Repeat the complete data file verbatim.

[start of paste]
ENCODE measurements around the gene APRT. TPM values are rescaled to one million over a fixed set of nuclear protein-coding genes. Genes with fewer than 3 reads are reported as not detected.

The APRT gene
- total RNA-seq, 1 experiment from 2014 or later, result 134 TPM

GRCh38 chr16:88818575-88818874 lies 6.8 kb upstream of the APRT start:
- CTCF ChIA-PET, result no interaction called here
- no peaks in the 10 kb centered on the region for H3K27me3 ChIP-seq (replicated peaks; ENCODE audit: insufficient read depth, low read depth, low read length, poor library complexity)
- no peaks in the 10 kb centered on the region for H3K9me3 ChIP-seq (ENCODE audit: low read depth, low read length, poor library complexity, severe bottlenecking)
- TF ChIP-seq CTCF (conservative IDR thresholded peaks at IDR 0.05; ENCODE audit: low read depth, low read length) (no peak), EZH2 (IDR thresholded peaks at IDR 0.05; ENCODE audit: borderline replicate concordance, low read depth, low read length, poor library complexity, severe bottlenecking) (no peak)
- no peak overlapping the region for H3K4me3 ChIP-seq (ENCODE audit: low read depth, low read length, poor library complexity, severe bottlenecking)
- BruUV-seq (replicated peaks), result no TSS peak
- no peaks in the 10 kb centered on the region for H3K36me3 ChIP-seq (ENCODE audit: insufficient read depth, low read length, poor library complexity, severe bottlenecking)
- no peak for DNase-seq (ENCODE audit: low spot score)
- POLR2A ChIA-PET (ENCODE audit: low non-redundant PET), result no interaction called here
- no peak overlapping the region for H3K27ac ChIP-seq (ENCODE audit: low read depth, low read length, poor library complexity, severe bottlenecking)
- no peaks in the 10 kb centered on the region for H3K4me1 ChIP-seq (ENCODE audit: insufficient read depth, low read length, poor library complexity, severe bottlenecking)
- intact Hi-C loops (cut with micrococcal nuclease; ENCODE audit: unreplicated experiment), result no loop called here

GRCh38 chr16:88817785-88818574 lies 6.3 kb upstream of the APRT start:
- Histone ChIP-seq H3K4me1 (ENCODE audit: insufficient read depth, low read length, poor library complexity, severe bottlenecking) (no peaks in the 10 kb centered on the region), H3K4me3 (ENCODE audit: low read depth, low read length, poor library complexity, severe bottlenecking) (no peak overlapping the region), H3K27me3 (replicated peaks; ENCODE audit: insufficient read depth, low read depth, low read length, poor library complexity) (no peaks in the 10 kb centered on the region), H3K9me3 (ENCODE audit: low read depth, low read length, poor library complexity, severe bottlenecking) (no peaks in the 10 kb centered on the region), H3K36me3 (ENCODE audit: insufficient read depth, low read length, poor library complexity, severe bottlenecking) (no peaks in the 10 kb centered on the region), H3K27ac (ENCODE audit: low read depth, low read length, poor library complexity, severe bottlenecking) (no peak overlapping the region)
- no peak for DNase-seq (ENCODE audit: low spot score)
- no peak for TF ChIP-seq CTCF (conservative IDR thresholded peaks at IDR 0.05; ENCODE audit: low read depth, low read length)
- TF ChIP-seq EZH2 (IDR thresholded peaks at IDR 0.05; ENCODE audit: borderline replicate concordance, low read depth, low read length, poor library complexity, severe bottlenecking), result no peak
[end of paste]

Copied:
ENCODE measurements around the gene APRT. TPM values are rescaled to one million over a fixed set of nuclear protein-coding genes. Genes with fewer than 3 reads are reported as not detected.

The APRT gene
- total RNA-seq, 1 experiment from 2014 or later, result 134 TPM

GRCh38 chr16:88818575-88818874 lies 6.8 kb upstream of the APRT start:
- CTCF ChIA-PET, result no interaction called here
- no peaks in the 10 kb centered on the region for H3K27me3 ChIP-seq (replicated peaks; ENCODE audit: insufficient read depth, low read depth, low read length, poor library complexity)
- no peaks in the 10 kb centered on the region for H3K9me3 ChIP-seq (ENCODE audit: low read depth, low read length, poor library complexity, severe bottlenecking)
- TF ChIP-seq CTCF (conservative IDR thresholded peaks at IDR 0.05; ENCODE audit: low read depth, low read length) (no peak), EZH2 (IDR thresholded peaks at IDR 0.05; ENCODE audit: borderline replicate concordance, low read depth, low read length, poor library complexity, severe bottlenecking) (no peak)
- no peak overlapping the region for H3K4me3 ChIP-seq (ENCODE audit: low read depth, low read length, poor library complexity, severe bottlenecking)
- BruUV-seq (replicated peaks), result no TSS peak
- no peaks in the 10 kb centered on the region for H3K36me3 ChIP-seq (ENCODE audit: insufficient read depth, low read length, poor library complexity, severe bottlenecking)
- no peak for DNase-seq (ENCODE audit: low spot score)
- POLR2A ChIA-PET (ENCODE audit: low non-redundant PET), result no interaction called here
- no peak overlapping the region for H3K27ac ChIP-seq (ENCODE audit: low read depth, low read length, poor library complexity, severe bottlenecking)
- no peaks in the 10 kb centered on the region for H3K4me1 ChIP-seq (ENCODE audit: insufficient read depth, low read length, poor library complexity, severe bottlenecking)
- intact Hi-C loops (cut with micrococcal nuclease; ENCODE audit: unreplicated experiment), result no loop called here

GRCh38 chr16:88817785-88818574 lies 6.3 kb upstream of the APRT start:
- Histone ChIP-seq H3K4me1 (ENCODE audit: insufficient read depth, low read length, poor library complexity, severe bottlenecking) (no peaks in the 10 kb centered on the region), H3K4me3 (ENCODE audit: low read depth, low read length, poor library complexity, severe bottlenecking) (no peak overlapping the region), H3K27me3 (replicated peaks; ENCODE audit: insufficient read depth, low read depth, low read length, poor library complexity) (no peaks in the 10 kb centered on the region), H3K9me3 (ENCODE audit: low read depth, low read length, poor library complexity, severe bottlenecking) (no peaks in the 10 kb centered on the region), H3K36me3 (ENCODE audit: insufficient read depth, low read length, poor library complexity, severe bottlenecking) (no peaks in the 10 kb centered on the region), H3K27ac (ENCODE audit: low read depth, low read length, poor library complexity, severe bottlenecking) (no peak overlapping the region)
- no peak for DNase-seq (ENCODE audit: low spot score)
- no peak for TF ChIP-seq CTCF (conservative IDR thresholded peaks at IDR 0.05; ENCODE audit: low read depth, low read length)
- TF ChIP-seq EZH2 (IDR thresholded peaks at IDR 0.05; ENCODE audit: borderline replicate concordance, low read depth, low read length, poor library complexity, severe bottlenecking), result no peak